If there is already an infection that enters or extends to your sinus
, the priority is to clear up the infection and remove the source (the tooth). If the tooth is restorable a root
canal might be another option.
As far as bone grafting, I would generally advise against this if the infection truly does extend to the sinus
. There is the chance that there could be further infection and extension into the sinus
. When the tooth is removed there should be care to attempt to remove as much or all of the infected tissue as possible while hopefully not creating an opening through the sinus
if it doesn't already exist. This may require careful evaluation and meticulous surgery in experienced hands. If there is a perforation, it is important to know how to handle it and hopefully treat it promptly. Assuming all is cleaned out thoroughly and there is no evidence of residual infection, I would then reserve tooth socket bone grafting here where it is not possible to maintain width due to missing or loss of the bony socket wall, especially the outside (buccal). Even with this width reconstruction bone graft, there may still not be enough bone height for an implant due to the level of the sinus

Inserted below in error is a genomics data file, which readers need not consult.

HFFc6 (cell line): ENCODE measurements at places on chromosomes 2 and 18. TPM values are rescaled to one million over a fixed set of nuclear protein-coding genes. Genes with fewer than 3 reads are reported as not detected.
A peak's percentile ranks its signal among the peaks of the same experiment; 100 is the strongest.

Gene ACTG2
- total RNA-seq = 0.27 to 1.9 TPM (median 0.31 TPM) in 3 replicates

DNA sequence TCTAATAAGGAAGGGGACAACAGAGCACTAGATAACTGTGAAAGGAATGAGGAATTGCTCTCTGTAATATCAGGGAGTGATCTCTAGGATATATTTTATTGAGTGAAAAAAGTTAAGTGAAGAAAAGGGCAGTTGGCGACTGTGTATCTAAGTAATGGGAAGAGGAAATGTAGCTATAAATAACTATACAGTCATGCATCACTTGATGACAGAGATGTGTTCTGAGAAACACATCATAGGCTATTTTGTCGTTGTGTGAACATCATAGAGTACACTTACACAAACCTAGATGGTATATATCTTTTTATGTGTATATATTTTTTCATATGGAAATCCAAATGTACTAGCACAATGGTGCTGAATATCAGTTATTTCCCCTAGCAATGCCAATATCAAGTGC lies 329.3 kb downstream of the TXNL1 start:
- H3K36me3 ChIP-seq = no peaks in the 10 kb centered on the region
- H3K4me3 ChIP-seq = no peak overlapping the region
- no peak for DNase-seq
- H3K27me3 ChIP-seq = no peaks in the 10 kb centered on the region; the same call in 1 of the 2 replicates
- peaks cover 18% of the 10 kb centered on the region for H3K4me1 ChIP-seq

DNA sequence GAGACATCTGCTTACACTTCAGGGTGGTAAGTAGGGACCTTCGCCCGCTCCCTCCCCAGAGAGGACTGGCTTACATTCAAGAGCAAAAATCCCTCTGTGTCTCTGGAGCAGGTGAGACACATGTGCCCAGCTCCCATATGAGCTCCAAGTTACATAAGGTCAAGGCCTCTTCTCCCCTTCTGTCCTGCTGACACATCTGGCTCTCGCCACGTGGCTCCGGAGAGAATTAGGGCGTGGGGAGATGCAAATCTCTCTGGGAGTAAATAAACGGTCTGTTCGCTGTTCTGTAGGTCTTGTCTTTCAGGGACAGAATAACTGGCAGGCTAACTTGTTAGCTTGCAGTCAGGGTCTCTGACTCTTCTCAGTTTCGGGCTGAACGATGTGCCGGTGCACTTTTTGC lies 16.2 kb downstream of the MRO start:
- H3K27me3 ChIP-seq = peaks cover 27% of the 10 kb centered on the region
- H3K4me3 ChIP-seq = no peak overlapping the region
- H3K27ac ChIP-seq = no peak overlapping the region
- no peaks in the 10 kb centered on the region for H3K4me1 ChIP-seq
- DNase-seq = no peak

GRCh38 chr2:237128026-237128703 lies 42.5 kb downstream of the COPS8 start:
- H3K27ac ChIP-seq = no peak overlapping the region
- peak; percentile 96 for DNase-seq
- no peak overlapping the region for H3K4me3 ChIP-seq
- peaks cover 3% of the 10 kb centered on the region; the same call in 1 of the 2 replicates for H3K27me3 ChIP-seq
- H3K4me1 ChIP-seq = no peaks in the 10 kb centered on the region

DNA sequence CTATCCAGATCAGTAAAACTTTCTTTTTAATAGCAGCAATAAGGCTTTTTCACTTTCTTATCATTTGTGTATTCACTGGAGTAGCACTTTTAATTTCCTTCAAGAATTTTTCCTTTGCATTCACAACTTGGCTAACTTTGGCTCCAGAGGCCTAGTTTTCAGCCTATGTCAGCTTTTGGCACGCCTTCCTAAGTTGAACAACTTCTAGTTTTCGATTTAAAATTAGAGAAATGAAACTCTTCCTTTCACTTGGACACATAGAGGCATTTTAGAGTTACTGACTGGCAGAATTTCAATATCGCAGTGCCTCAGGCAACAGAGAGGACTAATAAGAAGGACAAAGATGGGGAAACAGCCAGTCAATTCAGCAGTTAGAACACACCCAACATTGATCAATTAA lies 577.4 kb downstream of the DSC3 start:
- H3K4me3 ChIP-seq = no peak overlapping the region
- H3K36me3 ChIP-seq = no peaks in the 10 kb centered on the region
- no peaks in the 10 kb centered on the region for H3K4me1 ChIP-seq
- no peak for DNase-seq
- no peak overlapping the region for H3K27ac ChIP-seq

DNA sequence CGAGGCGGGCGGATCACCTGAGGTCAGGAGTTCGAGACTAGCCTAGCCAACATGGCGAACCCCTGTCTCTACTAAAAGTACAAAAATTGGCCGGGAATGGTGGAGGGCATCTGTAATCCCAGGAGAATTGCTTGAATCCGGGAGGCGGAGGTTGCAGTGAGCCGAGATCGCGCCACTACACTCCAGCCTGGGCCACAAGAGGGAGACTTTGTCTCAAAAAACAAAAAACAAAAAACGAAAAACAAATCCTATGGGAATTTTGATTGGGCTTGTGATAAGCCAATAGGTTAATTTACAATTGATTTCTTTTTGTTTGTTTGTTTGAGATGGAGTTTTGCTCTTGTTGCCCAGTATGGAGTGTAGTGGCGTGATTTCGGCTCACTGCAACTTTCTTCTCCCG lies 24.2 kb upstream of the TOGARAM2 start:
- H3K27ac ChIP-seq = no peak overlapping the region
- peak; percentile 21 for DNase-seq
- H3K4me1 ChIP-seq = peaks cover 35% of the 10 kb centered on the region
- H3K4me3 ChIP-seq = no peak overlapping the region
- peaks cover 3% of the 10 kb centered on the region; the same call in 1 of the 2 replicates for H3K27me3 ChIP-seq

. If this is the case, I would not graft the sinus
area (sinus lift) in the face of infection. This can be done later when all is healthy and sometimes in conjunction with implant placement. It is important to do the right thing based on science and your health and not be overly influenced by insurance
coverage and profit. This goes for the doctor and the patient. I always recommend for the doctor to be a patient advocate, be ethical, educated, and not motivated by greed. My 2 cents!